Indian Forests—Soil, Water and Bio-environment Conservation—deals with the soil degradation in forests from a practising forester’s viewpoint. Most past practices believed civil engineers’ gravity structures as the panacea for the problem. This book proceeds with a different premise—earth reinforcement through root systems of vegetation best protects soil and conserves water. In elaborating this, it presents a simplified picture of Indian forest types and characteristics like soil formation, soil texture, soil organisms, etc.
For the first time, it presents a cross profile of forest vegetation across the country connecting it with prominent civil locations. Among various degrading factors, it deals with forest fires, over-grazing and different forms of soil erosion. For the first time, it flags faulty disposal of rainwater along hill roads as a menace to soil degradation. It classifies shifting cultivators in three categories—solely dependent, partially dependent and marginally dependent—probes the issue in depth and advocates, for the first time, differential treatment for them. A full chapter on landslides analyses causative factors—geomorphological, seismological, hydrological—in detail and provides the latest techniques to handle the problem. Another chapter on ameliorative soil and water conservation measures views the issue from a tree man’s point of view. Vegetative tools of foresters display their full potential here. This chapter, too, includes many firsts—jhora training in meandering streams, municipal watershed management and concept of infiltration belts for ground water recharging. Yet another chapter provides recent advances—root trainer nurseries, geo-textiles as tools of soil conservation and hydro seeding and hydro mulching as techniques of slope reclamation.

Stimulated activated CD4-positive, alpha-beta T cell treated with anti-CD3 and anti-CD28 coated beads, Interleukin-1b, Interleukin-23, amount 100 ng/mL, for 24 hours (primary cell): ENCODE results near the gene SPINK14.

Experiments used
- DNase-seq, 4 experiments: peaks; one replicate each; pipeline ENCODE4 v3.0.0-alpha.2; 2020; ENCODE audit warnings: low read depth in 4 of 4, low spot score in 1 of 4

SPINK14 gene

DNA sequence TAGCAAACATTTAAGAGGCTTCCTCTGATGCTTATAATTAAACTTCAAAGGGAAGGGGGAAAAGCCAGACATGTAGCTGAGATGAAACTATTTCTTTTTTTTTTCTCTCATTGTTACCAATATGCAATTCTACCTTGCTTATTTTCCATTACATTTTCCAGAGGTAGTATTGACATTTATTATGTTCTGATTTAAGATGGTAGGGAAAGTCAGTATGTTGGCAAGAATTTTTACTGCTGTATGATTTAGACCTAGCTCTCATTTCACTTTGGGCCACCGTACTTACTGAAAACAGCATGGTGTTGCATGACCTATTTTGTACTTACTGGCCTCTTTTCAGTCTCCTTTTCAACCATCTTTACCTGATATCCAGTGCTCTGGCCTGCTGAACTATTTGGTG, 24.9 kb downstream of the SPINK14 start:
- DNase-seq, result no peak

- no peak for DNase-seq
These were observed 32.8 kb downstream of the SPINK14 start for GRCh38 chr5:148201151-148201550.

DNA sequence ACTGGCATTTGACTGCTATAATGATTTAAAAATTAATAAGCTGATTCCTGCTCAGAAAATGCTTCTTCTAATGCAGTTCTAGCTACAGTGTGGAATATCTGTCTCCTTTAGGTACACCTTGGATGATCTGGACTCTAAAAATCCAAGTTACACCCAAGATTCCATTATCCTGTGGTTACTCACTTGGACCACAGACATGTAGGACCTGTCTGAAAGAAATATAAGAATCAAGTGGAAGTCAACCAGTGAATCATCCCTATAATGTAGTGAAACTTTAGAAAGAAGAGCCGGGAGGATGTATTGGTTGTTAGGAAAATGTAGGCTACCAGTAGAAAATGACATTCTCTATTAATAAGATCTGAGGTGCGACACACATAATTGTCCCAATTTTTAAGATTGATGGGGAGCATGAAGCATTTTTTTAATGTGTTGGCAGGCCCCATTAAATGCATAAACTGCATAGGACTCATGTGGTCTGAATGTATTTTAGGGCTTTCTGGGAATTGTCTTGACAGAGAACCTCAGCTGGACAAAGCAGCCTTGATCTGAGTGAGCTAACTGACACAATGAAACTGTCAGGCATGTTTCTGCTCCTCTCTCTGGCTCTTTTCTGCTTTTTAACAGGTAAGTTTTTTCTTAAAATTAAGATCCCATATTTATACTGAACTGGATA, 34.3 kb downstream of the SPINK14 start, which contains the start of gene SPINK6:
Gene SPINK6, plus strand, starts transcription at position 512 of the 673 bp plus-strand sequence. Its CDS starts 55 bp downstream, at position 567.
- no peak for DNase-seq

The last chapter on peoples’ participation views the whole issue from a sociologist’s viewpoint. There are many firsts in this chapter, too, —vision of stakeholders; distributive justice and people’s participation; co-operative behaviour in view of effective communication, super ordinate goal, coalescing of groups, risk of initiator; criterion for selection of success indicators; monitoring of achievements through response indicators, habitat indicators, stress indicators, institutional process indicators, etc.
Many of the methodologies described in this book come directly from adaptive field applications of various conservation principles and practices developed in other parts of the world.
A must-read book for every conservationist.
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|Pointer Publishers, Jaipur